Bonus %: 4
Stock Count (translated to MSFT stock price): 3900
Assessment: there is a life outside MSFT

Anonymous said...

please try to think about a shareholder who bought the shares of the company in early 2000 or 2001

--

I really don't care about the shareholders. Their goals and mine are no longer aligned. My goal is to get promoted, increase my pay and get as many stock awards as possible (I dump these as soon as they vest).

Anonymous said...

"the company" ain't just located in Redmond you know...

- but it pays subsidiary employees lower rates, and caps levels more aggressively. US employees transferred to subsidiaries get paid much more than local people doing equivalent work.

Anonymous said...

I am starting to get depressed reading the stream of comments...
---

Hi Steve! Hey, got a question for you. What's it like to live in an ivory tower?

Anonymous said...

I am looking forward to my layoff package

In the spirit of this thread - could you describe how your package is structured and how you got it?

Anonymous said...

REVIEWS is listed as one of mini's top worry?! Why do you guys put up with this abuse. My only concerns is meeting our deadline and shipping a high quality beta demo of our product. Then taking a week off to de-stress.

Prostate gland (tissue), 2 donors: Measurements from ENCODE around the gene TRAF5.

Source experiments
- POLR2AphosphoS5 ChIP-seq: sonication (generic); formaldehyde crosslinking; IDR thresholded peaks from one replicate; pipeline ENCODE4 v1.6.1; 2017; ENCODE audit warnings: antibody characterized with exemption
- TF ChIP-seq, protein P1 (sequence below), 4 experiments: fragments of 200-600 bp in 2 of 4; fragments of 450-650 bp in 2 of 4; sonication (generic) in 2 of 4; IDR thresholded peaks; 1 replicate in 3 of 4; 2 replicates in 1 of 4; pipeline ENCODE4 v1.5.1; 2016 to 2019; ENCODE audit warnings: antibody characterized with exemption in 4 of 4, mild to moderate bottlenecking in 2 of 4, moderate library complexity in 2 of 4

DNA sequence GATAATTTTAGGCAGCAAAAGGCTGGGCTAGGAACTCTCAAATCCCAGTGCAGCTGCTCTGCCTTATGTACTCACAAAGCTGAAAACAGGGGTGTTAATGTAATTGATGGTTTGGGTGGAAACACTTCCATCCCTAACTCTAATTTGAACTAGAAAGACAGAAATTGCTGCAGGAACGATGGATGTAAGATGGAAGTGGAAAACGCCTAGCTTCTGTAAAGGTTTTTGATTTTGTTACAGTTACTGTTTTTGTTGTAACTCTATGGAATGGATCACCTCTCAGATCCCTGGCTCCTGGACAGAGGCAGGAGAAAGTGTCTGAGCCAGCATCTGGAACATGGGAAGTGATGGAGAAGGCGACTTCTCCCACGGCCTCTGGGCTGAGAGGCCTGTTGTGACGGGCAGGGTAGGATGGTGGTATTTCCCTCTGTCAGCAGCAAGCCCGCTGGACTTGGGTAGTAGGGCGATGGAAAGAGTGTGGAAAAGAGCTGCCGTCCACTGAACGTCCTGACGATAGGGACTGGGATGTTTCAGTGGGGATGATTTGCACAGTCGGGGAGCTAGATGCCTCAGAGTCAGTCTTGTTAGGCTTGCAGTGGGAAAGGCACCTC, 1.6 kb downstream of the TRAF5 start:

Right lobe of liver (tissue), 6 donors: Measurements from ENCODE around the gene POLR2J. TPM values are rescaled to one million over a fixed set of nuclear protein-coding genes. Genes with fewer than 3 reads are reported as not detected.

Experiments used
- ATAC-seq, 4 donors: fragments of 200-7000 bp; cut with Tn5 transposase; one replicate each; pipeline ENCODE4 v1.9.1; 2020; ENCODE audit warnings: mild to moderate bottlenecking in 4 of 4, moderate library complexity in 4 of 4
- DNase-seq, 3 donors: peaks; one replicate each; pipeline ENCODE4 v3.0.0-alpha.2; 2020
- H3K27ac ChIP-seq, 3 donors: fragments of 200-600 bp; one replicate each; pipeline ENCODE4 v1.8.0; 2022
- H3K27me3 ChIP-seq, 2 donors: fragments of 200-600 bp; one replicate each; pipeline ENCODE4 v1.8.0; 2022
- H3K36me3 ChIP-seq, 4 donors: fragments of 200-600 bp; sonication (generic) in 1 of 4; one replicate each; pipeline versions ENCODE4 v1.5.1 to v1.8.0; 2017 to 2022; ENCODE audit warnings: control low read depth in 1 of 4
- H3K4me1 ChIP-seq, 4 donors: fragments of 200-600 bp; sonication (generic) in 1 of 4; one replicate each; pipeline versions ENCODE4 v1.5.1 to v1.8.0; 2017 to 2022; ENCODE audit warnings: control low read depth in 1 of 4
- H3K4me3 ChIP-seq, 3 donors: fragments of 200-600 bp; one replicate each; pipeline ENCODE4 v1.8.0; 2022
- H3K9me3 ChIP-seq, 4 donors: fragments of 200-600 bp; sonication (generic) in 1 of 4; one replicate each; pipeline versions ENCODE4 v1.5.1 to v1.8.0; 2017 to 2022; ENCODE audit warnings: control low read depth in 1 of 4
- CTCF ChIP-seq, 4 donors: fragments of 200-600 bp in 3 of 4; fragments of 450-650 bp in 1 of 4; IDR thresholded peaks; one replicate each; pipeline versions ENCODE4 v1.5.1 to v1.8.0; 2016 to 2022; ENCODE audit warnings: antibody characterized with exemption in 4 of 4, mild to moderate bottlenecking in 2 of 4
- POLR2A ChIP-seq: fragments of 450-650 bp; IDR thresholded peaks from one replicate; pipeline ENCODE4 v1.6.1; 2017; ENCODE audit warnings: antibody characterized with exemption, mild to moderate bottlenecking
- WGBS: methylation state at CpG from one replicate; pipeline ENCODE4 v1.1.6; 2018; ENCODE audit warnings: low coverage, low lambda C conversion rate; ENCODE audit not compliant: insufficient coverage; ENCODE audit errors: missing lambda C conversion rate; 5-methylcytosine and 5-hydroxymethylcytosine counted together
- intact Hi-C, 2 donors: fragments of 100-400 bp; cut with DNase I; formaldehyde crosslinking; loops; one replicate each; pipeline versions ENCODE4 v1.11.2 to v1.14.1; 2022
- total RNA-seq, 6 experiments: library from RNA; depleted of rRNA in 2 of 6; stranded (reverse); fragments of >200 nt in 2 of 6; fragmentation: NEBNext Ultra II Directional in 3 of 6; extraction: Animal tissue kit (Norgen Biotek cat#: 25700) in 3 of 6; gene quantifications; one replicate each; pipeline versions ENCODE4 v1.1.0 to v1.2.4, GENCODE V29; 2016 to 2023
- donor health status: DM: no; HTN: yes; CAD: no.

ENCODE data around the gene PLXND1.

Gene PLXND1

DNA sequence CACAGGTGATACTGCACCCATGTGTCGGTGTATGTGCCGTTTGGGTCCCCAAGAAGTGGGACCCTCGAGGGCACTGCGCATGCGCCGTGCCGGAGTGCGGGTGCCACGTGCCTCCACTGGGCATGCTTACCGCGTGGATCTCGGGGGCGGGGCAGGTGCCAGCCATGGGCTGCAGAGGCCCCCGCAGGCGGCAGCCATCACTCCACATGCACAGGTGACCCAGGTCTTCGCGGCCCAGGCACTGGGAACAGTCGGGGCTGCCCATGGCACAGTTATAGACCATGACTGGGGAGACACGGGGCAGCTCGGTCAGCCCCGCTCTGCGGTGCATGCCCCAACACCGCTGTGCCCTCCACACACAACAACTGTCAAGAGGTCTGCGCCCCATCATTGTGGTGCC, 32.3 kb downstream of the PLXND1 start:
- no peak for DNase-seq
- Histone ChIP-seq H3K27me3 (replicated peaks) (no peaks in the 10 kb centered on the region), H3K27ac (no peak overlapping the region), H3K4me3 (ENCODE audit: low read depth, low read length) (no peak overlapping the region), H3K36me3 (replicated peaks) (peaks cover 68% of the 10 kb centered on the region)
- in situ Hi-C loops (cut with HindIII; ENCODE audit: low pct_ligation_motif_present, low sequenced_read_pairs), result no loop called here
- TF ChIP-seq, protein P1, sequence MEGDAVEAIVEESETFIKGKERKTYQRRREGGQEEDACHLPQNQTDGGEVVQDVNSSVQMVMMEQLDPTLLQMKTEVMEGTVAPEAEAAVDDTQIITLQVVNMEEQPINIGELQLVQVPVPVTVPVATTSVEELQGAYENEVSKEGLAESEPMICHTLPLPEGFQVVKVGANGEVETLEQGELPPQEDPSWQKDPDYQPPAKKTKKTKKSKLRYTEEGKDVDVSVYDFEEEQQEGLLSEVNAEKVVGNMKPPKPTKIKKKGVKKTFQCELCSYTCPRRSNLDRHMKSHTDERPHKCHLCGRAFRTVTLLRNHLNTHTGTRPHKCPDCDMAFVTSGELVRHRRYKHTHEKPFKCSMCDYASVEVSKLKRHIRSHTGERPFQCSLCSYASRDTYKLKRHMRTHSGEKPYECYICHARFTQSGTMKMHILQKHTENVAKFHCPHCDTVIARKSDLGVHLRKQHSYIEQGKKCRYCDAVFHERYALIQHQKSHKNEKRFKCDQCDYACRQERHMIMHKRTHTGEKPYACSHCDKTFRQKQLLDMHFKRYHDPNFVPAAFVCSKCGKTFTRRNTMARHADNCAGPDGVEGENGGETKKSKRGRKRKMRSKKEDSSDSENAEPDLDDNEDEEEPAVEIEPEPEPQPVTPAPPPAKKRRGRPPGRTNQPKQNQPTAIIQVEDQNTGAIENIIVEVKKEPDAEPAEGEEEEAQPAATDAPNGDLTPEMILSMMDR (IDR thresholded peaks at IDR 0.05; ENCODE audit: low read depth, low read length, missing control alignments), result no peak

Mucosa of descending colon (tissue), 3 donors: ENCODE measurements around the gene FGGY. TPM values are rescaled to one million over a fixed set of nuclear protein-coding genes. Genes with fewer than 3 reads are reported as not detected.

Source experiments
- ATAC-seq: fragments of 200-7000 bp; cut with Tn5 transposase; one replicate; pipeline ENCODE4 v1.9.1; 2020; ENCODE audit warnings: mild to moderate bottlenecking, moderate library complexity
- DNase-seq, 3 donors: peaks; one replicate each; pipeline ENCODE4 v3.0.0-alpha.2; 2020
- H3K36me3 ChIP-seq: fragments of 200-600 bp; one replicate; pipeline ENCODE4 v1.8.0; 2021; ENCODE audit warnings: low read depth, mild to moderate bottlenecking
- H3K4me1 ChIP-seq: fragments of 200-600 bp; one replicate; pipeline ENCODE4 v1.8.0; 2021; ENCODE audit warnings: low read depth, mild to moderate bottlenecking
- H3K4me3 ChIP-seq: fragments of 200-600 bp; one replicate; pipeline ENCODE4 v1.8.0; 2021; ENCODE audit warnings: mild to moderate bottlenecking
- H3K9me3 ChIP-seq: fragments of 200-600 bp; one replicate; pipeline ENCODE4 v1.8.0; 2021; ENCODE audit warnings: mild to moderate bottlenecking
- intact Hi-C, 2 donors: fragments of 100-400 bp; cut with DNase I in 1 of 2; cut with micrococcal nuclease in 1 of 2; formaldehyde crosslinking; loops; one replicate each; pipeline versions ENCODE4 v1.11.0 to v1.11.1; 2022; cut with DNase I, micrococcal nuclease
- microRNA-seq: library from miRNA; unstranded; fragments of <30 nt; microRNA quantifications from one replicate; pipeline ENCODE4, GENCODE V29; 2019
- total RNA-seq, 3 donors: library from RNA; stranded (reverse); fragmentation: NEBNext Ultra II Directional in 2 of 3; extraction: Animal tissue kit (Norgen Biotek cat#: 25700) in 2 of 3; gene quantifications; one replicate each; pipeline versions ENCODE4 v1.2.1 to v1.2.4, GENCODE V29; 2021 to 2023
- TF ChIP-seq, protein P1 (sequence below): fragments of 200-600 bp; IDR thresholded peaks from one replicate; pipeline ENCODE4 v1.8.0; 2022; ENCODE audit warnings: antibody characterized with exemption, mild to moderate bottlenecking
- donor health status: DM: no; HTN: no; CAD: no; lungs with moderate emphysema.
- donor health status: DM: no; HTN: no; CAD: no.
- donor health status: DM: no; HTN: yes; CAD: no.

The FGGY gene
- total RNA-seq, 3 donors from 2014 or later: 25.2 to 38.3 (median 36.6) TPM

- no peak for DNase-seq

Where I work review are not on the radar becuase its small enought that we don't need that kind of wasteful beauaracy (sp?). All of our contribution shows up in our products.

It's really a shame that you folks still work that way. That's why I left Microsoft so I focus on other more important concerns rather than the mandacity of the process known as "reviews"

Anonymous said...

As a manager of 'only' 15 employees, I dont get to set any stock

Thanks for this info! Now I am curious as to what the managers actually have control over? Let me guess.

1. Rating: yes. I am 100% sure that rating is given solely by the managers.

2. Promotions: yes (?). Can one get promoted without the manager recommending it? I was told by someone that when you reach the end of the salary rage for your level (and if your review scores are decent i.e. 3.5 or above) then HR automatically promotes you. Is this true?

3. Stock awards: no (unless you have 25 or more reports according to the above post). Is this correct? If so then decides the number of awards - the first manager up the chain who has 25 reports or HR?

4. The rating (or potential or whatever it is called) for stock awards: yes (?) Does this come from the manager? I am guessing yes but I am not sure.

5. Pay raise (merit increase): no (?) Who decides the pay raise?

6. Bonus: no (?) Who decides the bonus?

Thanks in advance for your answers!

Anonymous said...

L59 makes on the average 75K. Each level is higher than the previous level by 10K give or take. L68 will make 165K base salary.


L68 makes closer to 180K base pay.

Are *ALL* L68s partners? I don't believe so.

Anonymous said...

It's really a shame that you folks still work that way. That's why I left Microsoft so I focus on other more important concerns rather than the mandacity of the process known as "reviews"

Let's review the history: